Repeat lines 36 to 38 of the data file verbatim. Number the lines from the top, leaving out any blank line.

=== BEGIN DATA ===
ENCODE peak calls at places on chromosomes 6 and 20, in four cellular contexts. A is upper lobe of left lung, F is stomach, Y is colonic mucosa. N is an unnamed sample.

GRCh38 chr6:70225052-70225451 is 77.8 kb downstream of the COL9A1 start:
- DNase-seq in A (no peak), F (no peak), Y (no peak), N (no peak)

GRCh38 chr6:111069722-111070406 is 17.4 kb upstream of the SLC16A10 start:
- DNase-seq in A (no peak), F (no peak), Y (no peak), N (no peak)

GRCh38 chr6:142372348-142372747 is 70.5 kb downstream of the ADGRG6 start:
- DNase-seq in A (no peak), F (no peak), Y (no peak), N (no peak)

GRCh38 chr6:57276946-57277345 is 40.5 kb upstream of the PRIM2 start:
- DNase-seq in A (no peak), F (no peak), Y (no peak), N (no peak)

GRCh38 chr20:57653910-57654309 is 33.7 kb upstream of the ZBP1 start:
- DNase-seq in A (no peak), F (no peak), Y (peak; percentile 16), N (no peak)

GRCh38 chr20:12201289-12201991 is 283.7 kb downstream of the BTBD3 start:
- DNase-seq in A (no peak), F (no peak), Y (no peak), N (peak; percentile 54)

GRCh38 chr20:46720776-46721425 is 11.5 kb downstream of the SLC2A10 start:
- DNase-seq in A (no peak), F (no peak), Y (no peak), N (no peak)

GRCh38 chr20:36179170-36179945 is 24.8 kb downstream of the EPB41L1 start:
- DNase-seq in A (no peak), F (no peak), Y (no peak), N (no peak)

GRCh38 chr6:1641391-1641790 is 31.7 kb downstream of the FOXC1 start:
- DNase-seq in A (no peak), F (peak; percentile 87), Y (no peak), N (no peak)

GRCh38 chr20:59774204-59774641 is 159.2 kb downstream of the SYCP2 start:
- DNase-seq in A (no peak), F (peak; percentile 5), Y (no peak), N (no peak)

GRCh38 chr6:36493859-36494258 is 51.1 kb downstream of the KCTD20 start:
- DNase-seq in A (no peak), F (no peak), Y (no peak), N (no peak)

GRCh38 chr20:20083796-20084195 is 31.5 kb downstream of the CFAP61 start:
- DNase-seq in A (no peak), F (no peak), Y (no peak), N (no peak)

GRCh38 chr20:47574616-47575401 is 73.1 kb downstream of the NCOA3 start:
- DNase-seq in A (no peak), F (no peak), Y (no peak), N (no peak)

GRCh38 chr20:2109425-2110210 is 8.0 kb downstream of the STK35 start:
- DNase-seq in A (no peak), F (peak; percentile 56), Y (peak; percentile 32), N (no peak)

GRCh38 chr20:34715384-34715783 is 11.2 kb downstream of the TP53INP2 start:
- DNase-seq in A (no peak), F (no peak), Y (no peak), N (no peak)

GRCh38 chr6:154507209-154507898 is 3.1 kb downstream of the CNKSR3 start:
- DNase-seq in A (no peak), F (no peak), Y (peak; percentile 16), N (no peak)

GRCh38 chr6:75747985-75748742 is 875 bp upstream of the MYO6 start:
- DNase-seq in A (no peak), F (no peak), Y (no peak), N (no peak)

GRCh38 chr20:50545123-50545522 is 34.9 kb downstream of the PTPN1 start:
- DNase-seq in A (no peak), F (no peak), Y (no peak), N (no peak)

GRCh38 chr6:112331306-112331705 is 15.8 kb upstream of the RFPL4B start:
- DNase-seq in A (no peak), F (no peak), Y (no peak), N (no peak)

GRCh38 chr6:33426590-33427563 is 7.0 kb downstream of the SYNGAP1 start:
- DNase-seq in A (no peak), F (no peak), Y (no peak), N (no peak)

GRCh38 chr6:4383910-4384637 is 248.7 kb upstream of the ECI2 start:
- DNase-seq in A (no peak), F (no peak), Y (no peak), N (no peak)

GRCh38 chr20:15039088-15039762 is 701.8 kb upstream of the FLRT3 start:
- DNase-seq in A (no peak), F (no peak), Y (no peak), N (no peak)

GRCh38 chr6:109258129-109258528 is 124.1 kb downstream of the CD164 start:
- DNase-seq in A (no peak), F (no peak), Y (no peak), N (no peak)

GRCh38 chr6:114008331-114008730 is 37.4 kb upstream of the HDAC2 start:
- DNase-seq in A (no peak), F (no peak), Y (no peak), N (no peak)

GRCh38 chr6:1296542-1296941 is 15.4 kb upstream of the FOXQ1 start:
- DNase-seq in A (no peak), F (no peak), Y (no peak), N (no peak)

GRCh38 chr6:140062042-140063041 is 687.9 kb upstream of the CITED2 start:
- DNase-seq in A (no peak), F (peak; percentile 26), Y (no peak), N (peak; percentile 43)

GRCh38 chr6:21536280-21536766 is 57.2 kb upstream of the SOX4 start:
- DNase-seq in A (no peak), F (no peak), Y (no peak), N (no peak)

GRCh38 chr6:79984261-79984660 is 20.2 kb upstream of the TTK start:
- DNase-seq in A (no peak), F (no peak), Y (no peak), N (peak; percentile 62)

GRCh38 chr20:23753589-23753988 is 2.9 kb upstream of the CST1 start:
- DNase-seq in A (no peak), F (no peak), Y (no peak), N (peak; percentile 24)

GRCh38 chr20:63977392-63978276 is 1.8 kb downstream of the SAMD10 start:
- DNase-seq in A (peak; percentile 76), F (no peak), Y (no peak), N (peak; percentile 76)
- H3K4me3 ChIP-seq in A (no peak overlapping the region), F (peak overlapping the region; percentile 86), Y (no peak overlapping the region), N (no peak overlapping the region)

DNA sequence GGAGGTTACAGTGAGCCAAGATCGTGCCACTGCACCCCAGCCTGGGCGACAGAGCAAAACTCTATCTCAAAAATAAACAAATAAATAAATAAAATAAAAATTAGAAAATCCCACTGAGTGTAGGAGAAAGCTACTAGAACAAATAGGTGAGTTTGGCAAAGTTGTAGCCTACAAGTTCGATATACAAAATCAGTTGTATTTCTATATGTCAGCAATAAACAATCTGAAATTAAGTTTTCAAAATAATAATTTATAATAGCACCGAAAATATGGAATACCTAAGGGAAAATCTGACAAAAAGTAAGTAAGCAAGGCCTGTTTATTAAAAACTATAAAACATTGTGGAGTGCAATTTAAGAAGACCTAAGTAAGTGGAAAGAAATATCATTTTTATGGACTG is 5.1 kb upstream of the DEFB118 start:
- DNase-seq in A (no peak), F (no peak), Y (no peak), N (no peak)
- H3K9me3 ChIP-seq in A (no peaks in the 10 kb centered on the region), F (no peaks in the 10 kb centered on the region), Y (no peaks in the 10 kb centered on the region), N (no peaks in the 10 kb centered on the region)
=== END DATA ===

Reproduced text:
GRCh38 chr20:50545123-50545522 is 34.9 kb downstream of the PTPN1 start:
- DNase-seq in A (no peak), F (no peak), Y (no peak), N (no peak)

GRCh38 chr6:112331306-112331705 is 15.8 kb upstream of the RFPL4B start: